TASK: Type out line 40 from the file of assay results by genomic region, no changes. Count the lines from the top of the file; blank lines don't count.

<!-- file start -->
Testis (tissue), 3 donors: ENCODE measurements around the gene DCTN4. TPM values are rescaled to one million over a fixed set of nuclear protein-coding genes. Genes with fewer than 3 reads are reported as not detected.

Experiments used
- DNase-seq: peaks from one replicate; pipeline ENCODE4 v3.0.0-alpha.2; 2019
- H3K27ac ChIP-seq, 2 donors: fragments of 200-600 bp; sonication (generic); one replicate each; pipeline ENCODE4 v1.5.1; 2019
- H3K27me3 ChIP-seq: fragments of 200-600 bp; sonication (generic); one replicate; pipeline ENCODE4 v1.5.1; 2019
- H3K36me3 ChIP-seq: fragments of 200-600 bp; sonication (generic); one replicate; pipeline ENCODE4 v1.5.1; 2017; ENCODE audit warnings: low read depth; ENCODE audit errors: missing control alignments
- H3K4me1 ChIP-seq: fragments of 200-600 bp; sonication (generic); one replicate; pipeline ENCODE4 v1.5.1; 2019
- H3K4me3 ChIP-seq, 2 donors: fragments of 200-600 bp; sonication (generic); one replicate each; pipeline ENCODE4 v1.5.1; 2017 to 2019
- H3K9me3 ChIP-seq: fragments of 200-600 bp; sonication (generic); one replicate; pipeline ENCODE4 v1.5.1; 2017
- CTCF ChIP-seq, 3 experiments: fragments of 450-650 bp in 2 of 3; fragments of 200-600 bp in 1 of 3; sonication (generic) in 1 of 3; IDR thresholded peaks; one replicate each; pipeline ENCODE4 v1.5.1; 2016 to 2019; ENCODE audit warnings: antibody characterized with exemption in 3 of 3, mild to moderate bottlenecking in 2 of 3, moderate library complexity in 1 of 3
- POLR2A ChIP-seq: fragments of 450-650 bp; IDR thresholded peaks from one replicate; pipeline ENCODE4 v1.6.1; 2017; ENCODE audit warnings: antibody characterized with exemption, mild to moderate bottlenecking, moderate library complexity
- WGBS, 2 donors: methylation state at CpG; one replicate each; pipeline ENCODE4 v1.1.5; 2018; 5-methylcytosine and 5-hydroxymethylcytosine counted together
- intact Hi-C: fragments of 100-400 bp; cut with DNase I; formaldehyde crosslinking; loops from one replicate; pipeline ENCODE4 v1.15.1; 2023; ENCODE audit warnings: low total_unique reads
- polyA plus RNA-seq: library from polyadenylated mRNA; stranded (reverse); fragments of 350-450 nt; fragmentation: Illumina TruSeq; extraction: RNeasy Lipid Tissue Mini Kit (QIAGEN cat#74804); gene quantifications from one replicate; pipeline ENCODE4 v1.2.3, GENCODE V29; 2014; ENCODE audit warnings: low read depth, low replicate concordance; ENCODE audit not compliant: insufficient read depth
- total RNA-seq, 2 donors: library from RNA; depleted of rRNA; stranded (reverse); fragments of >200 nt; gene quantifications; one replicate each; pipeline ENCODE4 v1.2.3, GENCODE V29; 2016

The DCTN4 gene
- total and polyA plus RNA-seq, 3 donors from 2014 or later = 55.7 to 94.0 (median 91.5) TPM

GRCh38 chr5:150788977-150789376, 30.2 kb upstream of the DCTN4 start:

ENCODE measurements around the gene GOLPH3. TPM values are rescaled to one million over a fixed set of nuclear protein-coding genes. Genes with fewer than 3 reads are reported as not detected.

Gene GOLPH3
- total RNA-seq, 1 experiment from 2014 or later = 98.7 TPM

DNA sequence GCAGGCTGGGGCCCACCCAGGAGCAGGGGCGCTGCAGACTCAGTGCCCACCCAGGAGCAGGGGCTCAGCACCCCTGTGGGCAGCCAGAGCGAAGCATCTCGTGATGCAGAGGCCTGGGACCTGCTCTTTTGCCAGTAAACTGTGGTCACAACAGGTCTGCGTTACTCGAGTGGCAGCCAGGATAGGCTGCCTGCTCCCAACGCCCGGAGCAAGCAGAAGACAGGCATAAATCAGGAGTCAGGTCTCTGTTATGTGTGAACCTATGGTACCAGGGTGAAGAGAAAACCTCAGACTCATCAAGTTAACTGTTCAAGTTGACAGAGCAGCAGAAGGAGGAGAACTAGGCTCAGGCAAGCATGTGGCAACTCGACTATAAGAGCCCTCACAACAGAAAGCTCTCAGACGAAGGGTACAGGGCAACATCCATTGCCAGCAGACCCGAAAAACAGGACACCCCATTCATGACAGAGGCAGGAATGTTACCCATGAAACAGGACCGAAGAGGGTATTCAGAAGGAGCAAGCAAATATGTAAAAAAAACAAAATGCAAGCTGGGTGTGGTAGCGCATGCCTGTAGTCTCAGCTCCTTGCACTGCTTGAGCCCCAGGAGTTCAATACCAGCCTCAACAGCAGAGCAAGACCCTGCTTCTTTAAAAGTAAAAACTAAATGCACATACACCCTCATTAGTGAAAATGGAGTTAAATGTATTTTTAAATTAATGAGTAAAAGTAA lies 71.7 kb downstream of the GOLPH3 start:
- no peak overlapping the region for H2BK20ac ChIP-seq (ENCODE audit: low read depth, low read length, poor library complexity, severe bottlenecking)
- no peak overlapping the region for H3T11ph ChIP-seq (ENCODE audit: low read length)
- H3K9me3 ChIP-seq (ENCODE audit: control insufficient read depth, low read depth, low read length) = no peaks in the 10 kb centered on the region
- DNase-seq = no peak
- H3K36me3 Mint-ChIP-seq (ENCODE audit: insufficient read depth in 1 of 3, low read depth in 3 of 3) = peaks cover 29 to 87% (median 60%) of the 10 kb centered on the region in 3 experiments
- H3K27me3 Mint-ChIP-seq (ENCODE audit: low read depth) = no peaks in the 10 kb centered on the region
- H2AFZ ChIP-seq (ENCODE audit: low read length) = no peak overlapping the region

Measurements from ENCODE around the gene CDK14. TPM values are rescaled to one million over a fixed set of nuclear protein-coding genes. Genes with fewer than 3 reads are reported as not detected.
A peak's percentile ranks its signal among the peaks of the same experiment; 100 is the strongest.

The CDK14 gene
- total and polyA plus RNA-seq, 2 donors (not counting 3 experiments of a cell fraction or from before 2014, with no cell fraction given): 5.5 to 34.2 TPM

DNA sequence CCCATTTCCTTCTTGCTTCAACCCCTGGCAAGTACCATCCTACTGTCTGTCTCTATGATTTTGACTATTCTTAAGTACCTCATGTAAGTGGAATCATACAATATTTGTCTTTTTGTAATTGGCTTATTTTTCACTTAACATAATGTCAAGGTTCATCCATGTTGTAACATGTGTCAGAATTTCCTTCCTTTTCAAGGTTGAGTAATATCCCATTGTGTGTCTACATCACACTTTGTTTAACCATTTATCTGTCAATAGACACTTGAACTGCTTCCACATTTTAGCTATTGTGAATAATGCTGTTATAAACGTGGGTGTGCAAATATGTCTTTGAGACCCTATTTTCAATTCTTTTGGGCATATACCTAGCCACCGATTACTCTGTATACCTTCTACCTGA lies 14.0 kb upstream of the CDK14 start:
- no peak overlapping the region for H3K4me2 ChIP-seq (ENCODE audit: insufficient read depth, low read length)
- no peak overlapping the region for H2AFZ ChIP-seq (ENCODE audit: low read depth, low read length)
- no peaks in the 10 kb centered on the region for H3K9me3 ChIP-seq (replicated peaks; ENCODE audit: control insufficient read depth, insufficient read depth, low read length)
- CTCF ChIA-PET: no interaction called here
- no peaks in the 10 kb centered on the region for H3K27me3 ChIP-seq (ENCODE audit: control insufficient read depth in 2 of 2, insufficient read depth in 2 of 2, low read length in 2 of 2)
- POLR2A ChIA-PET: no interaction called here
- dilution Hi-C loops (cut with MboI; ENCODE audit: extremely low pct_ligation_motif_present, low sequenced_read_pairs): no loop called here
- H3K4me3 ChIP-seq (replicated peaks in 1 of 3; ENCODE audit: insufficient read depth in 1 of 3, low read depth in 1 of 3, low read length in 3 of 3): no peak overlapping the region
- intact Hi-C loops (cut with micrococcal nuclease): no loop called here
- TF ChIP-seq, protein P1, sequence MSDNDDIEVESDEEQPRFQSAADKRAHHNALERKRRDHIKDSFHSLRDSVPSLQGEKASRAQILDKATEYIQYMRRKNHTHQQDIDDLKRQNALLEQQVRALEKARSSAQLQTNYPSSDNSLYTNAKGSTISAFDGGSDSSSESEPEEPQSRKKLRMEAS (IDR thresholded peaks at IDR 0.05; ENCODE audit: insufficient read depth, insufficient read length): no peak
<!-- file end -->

- POLR2A ChIA-PET: no interaction called here